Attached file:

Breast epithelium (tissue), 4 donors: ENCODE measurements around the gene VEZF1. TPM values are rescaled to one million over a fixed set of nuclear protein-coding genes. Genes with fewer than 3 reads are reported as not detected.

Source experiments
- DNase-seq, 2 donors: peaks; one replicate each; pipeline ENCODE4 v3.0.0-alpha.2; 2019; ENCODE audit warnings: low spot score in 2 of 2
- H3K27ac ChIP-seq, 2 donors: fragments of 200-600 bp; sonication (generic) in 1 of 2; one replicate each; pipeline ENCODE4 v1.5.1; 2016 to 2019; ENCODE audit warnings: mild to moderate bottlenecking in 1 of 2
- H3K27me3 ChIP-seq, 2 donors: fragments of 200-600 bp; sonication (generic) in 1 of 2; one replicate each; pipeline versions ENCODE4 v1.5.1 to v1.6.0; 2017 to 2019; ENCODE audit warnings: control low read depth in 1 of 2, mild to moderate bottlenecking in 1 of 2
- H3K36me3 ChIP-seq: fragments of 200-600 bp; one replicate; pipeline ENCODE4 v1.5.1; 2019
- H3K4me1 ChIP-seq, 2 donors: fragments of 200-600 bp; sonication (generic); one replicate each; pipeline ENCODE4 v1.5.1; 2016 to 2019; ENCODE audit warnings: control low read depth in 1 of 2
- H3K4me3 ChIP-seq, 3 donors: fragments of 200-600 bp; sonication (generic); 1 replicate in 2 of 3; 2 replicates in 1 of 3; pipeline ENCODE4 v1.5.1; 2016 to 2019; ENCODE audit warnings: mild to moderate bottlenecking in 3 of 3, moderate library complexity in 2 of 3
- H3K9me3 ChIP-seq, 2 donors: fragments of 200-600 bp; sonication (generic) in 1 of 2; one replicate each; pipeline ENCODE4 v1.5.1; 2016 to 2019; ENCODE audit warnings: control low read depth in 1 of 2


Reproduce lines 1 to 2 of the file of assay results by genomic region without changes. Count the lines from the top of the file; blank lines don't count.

Breast epithelium (tissue), 4 donors: ENCODE measurements around the gene VEZF1. TPM values are rescaled to one million over a fixed set of nuclear protein-coding genes. Genes with fewer than 3 reads are reported as not detected.

Source experiments